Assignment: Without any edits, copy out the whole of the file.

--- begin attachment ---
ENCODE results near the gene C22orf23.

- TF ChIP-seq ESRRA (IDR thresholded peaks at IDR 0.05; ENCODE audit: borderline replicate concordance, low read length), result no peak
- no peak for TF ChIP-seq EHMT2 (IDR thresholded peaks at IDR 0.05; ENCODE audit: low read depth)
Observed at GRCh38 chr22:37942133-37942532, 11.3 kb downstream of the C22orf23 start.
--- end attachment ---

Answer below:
ENCODE results near the gene C22orf23.

- TF ChIP-seq ESRRA (IDR thresholded peaks at IDR 0.05; ENCODE audit: borderline replicate concordance, low read length), result no peak
- no peak for TF ChIP-seq EHMT2 (IDR thresholded peaks at IDR 0.05; ENCODE audit: low read depth)
Observed at GRCh38 chr22:37942133-37942532, 11.3 kb downstream of the C22orf23 start.